Rocky Mountain House council says twinning Highway 11 through town should be included in a major twinning project to Sylvan Lake.
In a letter to Transportation Minister Rajan Swahney, Rocky Mayor Debbie Baich said it was initially understood that “long-needed improvements” to Highway 11 through town would be part of the project to twin the highway from Sylvan Lake to the town.
“The project in its current scope does not include the portion of Highway 11 within the corporate limits of the Town of Rocky Mountain House,” says the letter. “The town is of the opinion that this portion is crucial to the success of the overall project.
“We appreciate that twinning the highway through town would be a costly and lengthy process. However, we are confident that a new functional plan with municipal, resident and business input an efficient and cost-effective plan can be developed and implemented.”
The May 18 letter was also sent to Municipal Affairs Minister Ric McIver and Environment and Parks Minister Jason Nixon, who is Rimbey-Rocky Mountain House-Sundre MLA.
The $120-million project to twin 66 kms of the highway between Sylvan Lake and Rocky Mountain House was announced by Premier Jason Kenney in July 2020 and is expected to be built in four phases.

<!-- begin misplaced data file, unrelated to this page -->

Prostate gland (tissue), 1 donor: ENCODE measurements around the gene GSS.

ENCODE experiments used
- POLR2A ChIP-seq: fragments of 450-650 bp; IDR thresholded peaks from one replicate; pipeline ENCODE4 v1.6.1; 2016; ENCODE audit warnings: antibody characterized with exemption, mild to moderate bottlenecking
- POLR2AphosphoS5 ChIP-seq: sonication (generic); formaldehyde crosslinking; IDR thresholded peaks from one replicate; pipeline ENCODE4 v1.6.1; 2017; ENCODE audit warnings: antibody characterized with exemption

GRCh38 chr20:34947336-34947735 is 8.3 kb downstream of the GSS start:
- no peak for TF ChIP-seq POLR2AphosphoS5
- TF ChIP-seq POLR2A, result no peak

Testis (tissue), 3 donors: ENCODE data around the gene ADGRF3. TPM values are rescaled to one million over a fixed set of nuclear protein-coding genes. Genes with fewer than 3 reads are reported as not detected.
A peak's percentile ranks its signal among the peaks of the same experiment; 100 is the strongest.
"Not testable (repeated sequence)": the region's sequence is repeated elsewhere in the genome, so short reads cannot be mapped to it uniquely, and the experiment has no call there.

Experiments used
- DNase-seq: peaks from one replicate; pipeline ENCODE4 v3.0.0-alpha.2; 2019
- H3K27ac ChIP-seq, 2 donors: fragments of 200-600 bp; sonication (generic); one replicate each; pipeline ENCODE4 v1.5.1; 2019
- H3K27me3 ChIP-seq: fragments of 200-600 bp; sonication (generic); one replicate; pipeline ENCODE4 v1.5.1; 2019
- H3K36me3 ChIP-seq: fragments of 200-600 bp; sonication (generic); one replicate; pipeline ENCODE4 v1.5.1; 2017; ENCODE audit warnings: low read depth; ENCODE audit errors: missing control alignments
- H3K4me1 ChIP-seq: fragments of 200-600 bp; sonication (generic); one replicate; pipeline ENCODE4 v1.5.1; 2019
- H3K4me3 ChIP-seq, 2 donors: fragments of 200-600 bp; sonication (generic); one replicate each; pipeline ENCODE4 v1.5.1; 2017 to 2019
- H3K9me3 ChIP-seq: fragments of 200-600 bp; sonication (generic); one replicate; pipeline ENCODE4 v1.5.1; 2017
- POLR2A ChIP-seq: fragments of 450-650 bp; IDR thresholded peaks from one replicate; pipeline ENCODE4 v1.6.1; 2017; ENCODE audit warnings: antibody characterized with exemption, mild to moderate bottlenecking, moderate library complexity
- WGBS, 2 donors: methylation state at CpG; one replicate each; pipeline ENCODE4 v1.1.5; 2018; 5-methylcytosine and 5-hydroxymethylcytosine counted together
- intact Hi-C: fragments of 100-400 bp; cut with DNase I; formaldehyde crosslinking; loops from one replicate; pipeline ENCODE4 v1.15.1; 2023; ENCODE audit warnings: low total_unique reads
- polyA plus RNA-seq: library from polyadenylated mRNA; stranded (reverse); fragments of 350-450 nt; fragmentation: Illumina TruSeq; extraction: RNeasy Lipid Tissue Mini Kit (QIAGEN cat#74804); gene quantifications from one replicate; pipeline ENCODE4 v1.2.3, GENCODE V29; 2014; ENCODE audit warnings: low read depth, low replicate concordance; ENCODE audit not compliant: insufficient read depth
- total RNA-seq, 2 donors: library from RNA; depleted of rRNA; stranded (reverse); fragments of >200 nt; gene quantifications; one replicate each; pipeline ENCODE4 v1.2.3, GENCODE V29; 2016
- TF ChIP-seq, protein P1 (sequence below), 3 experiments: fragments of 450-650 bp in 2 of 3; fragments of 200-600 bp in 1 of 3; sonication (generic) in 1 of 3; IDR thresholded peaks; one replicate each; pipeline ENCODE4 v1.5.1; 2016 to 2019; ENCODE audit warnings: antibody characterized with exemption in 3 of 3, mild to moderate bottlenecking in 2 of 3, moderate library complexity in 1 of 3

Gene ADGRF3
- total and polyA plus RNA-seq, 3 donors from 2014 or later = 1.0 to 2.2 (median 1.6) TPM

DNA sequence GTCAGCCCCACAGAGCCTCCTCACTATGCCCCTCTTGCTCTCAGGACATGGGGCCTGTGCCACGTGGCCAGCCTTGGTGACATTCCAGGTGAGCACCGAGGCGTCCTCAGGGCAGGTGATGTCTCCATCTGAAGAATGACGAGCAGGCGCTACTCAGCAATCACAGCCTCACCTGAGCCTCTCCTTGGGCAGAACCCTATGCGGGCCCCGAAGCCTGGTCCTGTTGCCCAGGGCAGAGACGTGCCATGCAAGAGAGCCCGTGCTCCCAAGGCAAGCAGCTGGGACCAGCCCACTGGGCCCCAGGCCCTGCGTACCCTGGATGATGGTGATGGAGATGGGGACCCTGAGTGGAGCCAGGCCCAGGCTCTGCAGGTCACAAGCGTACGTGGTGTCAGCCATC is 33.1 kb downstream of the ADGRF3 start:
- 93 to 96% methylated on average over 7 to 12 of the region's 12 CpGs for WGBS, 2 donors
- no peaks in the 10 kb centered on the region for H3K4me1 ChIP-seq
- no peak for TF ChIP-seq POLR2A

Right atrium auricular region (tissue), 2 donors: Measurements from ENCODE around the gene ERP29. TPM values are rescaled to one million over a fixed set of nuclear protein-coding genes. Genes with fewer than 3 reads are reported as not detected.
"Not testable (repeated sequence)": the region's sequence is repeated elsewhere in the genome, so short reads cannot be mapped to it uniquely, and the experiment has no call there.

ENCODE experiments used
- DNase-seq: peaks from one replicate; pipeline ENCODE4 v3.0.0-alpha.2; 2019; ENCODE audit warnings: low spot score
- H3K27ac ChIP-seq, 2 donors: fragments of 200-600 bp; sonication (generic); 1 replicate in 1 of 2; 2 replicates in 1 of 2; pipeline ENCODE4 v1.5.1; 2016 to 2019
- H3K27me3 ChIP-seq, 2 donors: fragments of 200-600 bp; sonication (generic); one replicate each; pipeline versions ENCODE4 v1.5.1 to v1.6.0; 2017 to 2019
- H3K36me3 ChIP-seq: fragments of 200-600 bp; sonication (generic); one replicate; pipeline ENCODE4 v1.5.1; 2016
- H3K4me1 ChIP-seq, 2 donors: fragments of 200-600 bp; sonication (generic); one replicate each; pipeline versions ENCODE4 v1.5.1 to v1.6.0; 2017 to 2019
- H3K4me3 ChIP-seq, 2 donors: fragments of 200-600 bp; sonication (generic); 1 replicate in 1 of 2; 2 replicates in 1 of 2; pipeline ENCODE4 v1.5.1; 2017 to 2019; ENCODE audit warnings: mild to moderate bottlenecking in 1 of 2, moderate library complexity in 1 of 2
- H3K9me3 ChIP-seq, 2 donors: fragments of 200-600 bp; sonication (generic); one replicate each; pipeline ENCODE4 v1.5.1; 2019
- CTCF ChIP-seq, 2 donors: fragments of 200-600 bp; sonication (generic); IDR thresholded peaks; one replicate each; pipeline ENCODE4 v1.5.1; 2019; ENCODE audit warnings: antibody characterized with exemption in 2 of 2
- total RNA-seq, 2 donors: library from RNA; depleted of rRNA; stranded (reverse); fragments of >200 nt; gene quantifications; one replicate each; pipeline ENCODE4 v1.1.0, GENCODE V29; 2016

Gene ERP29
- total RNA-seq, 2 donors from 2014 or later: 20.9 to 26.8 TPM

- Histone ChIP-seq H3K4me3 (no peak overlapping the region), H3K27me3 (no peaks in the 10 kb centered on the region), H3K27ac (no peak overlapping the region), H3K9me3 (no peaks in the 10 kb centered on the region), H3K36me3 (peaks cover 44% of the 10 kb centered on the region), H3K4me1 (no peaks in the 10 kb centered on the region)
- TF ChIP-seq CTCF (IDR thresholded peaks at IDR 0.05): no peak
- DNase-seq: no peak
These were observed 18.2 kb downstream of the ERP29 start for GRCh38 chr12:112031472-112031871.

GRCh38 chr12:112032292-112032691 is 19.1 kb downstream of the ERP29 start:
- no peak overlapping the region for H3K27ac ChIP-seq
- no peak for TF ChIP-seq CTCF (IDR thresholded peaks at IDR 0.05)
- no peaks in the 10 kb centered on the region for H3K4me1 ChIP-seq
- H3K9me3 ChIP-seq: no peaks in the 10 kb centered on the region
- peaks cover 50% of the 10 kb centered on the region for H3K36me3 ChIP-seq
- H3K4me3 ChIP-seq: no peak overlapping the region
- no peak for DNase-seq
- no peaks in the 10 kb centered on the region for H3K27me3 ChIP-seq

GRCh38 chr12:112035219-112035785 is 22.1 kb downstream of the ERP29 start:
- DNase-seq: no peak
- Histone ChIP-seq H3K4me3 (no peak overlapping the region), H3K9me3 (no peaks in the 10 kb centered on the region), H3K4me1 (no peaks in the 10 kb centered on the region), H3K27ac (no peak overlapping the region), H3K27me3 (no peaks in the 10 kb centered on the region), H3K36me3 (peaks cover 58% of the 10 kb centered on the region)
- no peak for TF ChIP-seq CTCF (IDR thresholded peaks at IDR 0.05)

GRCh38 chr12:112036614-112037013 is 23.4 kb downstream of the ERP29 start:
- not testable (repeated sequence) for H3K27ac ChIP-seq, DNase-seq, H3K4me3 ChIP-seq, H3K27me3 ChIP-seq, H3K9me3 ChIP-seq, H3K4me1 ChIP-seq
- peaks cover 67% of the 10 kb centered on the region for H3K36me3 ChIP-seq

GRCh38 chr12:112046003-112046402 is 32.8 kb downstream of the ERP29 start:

Asked for comment on the town’s request, a spokesperson for Swahney said, “Twinning Highway 11 between Rocky Mountain House and Sylvan Lake will address safety issues, increased traffic volumes and congestion. As for the town’s request, that is currently being reviewed.”
Baich points out that the highway running through Rocky is a high-load and oversized-load corridor for heavy trucks. About 20 per cent of the traffic through town involves trucks, many of them serving the energy industry, which is expected to pick up as world oil prices recover.
As well, the highway serves as a major link to Bighorn Country, which draws 30,000 visitors and many RVs every weekend. Rocky’s increasing population and growing interest as Nordegg as a weekend destination are expected to put more pressure on local roads.
As far back as 2002, a transportation study called for the immediate upgrade of a key stretch of the highway to a divided four-lane urban arterial standard. At the time, 5,000 vehicles a day used the route, a number which has now doubled to 10,000.
The province has already begun to improve a Highway 11 bridge within the town’s limits that serves trucks with oversized and overweight loads. The speed limit on a stretch of the highway to Highway 22 was recently reduced to 80 km/h from 100 km/h to improve safety.